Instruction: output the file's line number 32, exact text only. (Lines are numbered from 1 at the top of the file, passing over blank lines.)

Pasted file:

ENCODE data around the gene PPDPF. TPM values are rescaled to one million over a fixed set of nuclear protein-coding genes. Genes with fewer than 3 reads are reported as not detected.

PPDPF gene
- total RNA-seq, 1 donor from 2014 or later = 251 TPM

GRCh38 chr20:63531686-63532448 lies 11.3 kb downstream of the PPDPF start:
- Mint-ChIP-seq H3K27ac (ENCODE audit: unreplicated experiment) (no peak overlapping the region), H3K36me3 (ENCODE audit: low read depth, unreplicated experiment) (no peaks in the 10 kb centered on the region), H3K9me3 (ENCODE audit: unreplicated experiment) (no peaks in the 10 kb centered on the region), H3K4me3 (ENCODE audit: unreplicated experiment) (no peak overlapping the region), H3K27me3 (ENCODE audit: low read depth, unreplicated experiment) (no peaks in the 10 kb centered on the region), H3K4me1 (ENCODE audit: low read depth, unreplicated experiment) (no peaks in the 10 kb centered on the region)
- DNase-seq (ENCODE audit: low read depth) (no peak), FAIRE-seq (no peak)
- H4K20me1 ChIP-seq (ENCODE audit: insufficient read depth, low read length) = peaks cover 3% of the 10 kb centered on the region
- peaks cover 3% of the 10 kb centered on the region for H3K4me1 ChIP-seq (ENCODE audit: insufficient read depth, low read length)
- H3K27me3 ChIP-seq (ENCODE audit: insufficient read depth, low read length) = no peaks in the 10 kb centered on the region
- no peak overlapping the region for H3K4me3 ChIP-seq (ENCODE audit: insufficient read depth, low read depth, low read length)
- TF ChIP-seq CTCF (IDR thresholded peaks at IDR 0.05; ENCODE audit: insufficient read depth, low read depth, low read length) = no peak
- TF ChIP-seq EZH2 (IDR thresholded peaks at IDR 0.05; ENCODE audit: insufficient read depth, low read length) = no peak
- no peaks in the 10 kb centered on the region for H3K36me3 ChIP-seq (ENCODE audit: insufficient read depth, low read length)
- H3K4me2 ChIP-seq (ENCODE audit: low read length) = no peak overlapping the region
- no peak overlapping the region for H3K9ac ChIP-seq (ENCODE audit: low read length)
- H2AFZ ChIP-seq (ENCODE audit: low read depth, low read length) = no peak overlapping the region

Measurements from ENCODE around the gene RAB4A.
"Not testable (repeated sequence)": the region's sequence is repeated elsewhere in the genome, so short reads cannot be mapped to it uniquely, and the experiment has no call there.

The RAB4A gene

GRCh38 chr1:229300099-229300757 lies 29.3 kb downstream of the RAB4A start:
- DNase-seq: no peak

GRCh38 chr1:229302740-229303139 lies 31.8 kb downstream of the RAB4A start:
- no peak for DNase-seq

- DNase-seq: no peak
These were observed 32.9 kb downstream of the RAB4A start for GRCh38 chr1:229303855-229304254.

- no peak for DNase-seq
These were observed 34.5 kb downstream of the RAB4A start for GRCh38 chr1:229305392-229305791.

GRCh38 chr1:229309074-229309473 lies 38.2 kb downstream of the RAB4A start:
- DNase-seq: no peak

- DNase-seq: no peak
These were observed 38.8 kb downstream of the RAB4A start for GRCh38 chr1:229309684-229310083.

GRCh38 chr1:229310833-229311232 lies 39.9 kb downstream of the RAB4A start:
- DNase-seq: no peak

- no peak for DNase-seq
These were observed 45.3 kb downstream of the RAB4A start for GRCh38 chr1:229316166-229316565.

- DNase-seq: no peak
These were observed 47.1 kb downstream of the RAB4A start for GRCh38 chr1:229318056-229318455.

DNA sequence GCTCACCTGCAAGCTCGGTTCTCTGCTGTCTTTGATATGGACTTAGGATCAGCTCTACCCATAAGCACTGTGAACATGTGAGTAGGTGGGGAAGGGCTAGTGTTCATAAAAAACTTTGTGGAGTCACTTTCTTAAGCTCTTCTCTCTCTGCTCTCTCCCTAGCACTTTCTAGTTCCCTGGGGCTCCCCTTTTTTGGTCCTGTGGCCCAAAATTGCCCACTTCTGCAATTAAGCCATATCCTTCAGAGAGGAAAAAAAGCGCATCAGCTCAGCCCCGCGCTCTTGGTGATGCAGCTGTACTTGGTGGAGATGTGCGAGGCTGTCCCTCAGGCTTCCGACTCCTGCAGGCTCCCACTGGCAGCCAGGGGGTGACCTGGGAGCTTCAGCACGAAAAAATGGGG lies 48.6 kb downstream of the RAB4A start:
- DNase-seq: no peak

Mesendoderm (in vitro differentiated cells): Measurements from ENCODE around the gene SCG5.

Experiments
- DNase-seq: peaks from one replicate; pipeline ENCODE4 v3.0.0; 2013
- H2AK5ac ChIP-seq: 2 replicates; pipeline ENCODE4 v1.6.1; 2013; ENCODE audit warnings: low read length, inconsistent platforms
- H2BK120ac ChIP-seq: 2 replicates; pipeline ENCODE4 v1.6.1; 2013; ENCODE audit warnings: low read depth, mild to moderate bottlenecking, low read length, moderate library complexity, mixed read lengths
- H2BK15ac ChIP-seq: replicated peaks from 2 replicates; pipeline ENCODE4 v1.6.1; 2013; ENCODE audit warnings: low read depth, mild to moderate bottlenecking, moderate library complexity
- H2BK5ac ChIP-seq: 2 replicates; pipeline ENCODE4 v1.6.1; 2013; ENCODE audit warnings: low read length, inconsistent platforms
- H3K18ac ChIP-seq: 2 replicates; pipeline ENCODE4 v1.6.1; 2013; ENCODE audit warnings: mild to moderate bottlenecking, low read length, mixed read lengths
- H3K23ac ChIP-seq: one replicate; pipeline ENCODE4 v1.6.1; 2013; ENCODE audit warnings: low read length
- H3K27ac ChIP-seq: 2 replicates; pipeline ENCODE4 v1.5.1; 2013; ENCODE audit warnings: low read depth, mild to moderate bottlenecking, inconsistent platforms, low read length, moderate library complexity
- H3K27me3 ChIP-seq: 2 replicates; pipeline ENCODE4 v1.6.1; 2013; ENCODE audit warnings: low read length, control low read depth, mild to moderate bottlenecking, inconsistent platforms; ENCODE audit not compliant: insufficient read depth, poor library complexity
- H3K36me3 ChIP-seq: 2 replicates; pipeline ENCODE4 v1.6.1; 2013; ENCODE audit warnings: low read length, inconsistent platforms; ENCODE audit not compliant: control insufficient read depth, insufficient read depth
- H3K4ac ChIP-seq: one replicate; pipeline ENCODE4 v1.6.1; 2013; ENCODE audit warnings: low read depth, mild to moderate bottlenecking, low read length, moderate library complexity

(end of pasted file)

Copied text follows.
GRCh38 chr1:229310833-229311232 lies 39.9 kb downstream of the RAB4A start: